More than anything else, Sania is happy that she has been able to improve physically and be ready for the tough challenges ahead.

"I am at my healthiest right now, by the grace of God. The injuries did hamper my progress as I played for six months with a plastered elbow and that restricted my arm movement. I was also unable to work on my fitness because of the niggling injuries earlier."

Sania has definitely shown her ability and given enough hints that she would be ready to attack the top rungs of the rankings next season. She has worked very hard to make sure that she does not kick the platform that she had so painstakingly built with a solid performance in 2005.

"It has not been easy, but I am satisfied with the way I have stuck around strongly in the top 75. I am richer in experience and feel confident that I will do better next season," she says.

After a well deserved rest, Sania is back on court with renewed hunger as she had started "missing the game." That is a healthy sign. Her rivals better watch out.

Sania Mirza with her new physical trainer Heath Matthews of South Africa. Her father Imran Mirza is sitting next to her.-MOHAMMED ABDUL HAQ

Imran on his daughter

He was a good cricketer, but Imran Mirza also loves tennis, especially when his daughter is playing. He has been travelling with her to tournaments and training stints for quite long.

Imran is quite happy with Sania's game, but admits that a lot more work still needs to be done.

"Having had the benefit of seeing what it takes to be in the top 100 and then to stay there, I can say that Sania has done reasonably well and her development seems to be headed in the right direction,'' Imran says.

"Sania has given the top players a run for their money and that is satisfying. The wins against Panetta and Hingis inspire confidence. However, a few inherent weaknesses in her game, particularly in her physical condition, have taken the match away from her when competing against some of the top players. It will take some more time to overcome these shortcomings, but I can see her getting there in due course of time,'' he says.

The win against the come-back queen Hingis at Seoul has been the highpoint for Sania this season, and Imran was quite proud about his daughter's ability to execute a certain game plan.

"Sania played the match of her life while beating Hingis in Korea. The victory was even sweeter as it came five days after she had been thrashed by one of the greats of modern tennis. We were delighted that the strategy that we had devised for Sania after watching her play Hingis in the two earlier matches was executed brilliantly by her in Korea,'' he says with pride. Doubles was indeed a nice option to stay afloat in tournaments this season for Sania, and to retain the confidence in her game.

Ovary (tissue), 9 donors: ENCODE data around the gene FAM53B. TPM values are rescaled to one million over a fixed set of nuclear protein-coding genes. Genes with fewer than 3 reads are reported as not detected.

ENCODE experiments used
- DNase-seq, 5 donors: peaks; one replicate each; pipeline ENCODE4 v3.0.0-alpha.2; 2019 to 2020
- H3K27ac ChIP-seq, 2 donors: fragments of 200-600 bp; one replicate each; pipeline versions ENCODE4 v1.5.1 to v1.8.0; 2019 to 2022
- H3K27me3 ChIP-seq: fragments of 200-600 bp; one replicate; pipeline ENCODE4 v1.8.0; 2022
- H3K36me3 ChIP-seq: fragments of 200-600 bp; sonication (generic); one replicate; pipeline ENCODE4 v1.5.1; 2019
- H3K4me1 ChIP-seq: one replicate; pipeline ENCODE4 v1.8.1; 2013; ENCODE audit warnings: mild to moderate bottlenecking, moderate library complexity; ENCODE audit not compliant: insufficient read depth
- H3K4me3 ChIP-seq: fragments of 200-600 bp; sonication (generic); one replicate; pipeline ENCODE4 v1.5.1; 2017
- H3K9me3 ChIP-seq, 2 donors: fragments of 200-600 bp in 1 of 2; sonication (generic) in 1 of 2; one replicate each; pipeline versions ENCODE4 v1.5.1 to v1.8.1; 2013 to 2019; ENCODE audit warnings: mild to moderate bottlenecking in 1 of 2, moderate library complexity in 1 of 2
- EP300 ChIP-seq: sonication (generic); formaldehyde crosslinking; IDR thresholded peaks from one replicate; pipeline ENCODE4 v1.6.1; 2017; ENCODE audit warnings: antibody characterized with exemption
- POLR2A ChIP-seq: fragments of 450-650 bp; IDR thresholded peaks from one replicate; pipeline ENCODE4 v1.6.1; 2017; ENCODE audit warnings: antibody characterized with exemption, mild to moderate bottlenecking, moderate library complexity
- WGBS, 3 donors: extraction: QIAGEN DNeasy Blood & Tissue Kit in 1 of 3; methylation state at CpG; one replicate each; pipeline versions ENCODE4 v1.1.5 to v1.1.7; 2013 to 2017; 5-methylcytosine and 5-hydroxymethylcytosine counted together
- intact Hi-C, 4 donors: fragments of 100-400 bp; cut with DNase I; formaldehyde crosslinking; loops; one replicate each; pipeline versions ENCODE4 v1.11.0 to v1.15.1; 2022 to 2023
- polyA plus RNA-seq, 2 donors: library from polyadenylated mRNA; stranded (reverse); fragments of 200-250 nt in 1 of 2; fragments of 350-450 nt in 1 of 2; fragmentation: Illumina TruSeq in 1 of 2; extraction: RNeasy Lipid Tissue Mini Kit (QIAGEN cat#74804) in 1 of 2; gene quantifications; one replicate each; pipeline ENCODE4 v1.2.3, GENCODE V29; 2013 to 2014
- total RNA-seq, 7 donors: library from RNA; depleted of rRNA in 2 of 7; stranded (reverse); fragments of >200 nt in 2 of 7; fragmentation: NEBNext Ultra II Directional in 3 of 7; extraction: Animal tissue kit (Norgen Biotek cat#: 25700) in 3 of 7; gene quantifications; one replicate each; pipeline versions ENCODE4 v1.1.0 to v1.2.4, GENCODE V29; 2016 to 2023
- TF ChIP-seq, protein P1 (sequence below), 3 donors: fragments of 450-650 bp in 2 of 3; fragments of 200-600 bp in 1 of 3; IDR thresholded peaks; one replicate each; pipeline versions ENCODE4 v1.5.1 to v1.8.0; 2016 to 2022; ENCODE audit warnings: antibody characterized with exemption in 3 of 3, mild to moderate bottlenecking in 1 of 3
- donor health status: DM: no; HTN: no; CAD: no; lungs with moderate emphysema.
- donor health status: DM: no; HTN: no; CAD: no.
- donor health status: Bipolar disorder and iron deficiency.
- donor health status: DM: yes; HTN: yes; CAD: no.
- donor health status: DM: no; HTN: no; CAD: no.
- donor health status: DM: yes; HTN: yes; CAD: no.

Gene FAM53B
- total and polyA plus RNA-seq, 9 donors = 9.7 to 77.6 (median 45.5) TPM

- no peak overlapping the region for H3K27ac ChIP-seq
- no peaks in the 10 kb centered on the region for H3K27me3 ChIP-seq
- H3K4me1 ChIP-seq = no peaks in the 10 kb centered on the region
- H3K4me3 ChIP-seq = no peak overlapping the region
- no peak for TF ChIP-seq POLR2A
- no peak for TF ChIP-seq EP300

"Of course, doubles is a great option. After all, are not Mahesh Bhupathi and Leander Paes world renowned for their doubles prowess? Sania is nowhere in their class in doubles but I can't understand why her achievements in doubles are ignored! She is a very good singles player, but in my opinion, she has the ability to be a world-beater in doubles. Her progress has been rapid this season. The reason is that her overall game and strokes have improved considerably. This has given her great results when covering half the court. In order to translate these results into singles, she needs to work on her physical fitness. Sania was unable to do that because she was carrying injuries for the first six months of the year,'' says Imran.

It has been a love-hate relationship with the media, and there has been a general restraint about Sania interacting with any media for the better part of the season, in an attempt to help her focus on her game rather than get caught in controversies.

"Some sections of the media love to sensationalise what they think sells and create controversies where there are none, in order to make interesting reading or viewing. In professions like films, perhaps it is necessary to be popular to be successful. As a professional tennis player, Sania's job is to give her best on court for her country and it is our duty to keep her away from frivolous distractions created by irresponsible people that can impede her growth as a rare sports achiever for the country,'' says Imran.

He is also peeved to find people constantly stating that Sania has been lucky to get a lot of support from the government of Andhra Pradesh.

"Sania did receive monetary incentives from the government during her developing years for winning a handful of medals and trophies in international tournaments like the Afro-Asian Games, the Asian Games, Wimbledon, the Asian junior championship... There has been a lot of noise in the media and all around about Sania being the only lucky one, though I can easily name a dozen other sportspersons who were adequately rewarded by the government. It is surprising that nobody has even mentioned the huge amounts that Sania has already paid back to the government in the form of taxes that already amount to a few times more than what the government awarded her! She is one of the highest income tax payers in Andhra Pradesh and proud to be contributing to the development of our country,'' stresses Imran.